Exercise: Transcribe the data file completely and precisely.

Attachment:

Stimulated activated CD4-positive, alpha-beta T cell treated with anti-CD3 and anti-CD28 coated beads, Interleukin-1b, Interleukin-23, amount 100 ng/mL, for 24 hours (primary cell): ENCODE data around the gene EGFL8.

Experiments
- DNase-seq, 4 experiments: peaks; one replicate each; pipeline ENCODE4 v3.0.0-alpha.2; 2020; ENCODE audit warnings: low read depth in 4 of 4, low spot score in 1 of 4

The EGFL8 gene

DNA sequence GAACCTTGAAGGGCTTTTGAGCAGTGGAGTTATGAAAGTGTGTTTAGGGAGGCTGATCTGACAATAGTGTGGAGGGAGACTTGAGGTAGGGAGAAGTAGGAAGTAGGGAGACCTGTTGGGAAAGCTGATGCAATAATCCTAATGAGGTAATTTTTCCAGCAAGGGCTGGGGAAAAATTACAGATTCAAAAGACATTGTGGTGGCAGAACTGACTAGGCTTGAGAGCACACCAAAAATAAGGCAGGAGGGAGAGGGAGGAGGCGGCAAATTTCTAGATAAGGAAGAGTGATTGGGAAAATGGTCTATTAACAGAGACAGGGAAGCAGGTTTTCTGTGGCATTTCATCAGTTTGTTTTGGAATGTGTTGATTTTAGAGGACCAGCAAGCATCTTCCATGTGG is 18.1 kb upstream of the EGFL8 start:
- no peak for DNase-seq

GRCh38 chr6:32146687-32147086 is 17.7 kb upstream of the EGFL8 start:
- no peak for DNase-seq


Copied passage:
Stimulated activated CD4-positive, alpha-beta T cell treated with anti-CD3 and anti-CD28 coated beads, Interleukin-1b, Interleukin-23, amount 100 ng/mL, for 24 hours (primary cell): ENCODE data around the gene EGFL8.

Experiments
- DNase-seq, 4 experiments: peaks; one replicate each; pipeline ENCODE4 v3.0.0-alpha.2; 2020; ENCODE audit warnings: low read depth in 4 of 4, low spot score in 1 of 4

The EGFL8 gene

DNA sequence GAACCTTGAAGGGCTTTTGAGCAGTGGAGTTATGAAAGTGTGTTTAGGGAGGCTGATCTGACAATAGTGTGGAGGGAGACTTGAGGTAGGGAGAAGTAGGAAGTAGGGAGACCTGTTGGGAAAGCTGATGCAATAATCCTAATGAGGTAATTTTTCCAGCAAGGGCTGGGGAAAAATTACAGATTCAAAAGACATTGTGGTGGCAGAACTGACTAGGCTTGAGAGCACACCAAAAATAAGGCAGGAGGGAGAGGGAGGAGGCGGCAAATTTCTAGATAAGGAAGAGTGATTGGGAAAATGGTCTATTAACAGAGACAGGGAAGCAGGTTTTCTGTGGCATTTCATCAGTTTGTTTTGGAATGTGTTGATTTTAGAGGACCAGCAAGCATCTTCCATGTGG is 18.1 kb upstream of the EGFL8 start:
- no peak for DNase-seq

GRCh38 chr6:32146687-32147086 is 17.7 kb upstream of the EGFL8 start:
- no peak for DNase-seq